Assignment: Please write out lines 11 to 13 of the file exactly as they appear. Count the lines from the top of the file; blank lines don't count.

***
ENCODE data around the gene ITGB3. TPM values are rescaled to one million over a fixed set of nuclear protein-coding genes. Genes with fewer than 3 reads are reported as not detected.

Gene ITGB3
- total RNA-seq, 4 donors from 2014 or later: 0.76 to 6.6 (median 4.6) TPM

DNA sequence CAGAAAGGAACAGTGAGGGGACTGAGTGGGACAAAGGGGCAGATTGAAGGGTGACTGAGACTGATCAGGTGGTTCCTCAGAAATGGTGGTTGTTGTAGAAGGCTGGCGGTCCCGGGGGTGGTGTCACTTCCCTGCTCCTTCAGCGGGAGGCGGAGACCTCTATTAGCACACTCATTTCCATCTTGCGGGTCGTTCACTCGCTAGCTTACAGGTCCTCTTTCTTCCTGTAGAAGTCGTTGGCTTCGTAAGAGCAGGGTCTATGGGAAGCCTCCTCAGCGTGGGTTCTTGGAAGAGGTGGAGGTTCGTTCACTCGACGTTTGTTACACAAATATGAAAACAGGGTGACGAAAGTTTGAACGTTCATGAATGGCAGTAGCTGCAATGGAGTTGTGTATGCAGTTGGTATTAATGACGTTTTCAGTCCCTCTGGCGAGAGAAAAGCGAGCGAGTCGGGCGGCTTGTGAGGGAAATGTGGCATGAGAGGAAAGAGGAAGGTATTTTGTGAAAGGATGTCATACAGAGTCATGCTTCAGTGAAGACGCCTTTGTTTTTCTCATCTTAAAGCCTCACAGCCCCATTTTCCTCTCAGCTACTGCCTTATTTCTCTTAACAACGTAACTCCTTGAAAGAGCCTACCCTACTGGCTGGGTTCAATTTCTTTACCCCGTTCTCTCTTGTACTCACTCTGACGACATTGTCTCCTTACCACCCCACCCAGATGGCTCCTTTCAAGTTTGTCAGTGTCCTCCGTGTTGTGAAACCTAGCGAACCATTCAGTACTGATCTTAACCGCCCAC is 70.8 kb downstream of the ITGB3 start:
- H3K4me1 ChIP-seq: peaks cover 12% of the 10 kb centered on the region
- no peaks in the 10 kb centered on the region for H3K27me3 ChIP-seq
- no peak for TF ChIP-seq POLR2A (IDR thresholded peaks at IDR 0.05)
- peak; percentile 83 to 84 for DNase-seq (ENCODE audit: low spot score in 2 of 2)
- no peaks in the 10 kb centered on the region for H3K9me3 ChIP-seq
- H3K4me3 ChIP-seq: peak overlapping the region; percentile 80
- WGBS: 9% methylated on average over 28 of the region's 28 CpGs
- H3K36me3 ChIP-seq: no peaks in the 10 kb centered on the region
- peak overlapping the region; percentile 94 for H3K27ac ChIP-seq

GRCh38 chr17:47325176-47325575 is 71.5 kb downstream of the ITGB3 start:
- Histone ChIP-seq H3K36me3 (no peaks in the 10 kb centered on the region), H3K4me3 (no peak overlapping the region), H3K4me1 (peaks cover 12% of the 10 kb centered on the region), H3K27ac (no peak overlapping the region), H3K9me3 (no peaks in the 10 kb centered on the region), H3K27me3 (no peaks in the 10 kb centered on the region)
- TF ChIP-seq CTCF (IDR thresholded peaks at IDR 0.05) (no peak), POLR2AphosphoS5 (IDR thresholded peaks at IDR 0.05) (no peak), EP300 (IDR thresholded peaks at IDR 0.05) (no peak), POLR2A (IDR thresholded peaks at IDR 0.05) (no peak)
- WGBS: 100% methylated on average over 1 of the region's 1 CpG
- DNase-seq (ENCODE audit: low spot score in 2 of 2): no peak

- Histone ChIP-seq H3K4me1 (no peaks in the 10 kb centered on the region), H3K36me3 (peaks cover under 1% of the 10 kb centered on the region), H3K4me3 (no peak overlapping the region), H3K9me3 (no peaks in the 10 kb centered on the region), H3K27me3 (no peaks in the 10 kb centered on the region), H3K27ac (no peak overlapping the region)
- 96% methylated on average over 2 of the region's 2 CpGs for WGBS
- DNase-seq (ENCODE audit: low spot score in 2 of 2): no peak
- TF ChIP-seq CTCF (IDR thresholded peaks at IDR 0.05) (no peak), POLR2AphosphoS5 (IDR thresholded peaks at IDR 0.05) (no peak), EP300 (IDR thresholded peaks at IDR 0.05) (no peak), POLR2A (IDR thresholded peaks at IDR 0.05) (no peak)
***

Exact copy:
- WGBS: 9% methylated on average over 28 of the region's 28 CpGs
- H3K36me3 ChIP-seq: no peaks in the 10 kb centered on the region
- peak overlapping the region; percentile 94 for H3K27ac ChIP-seq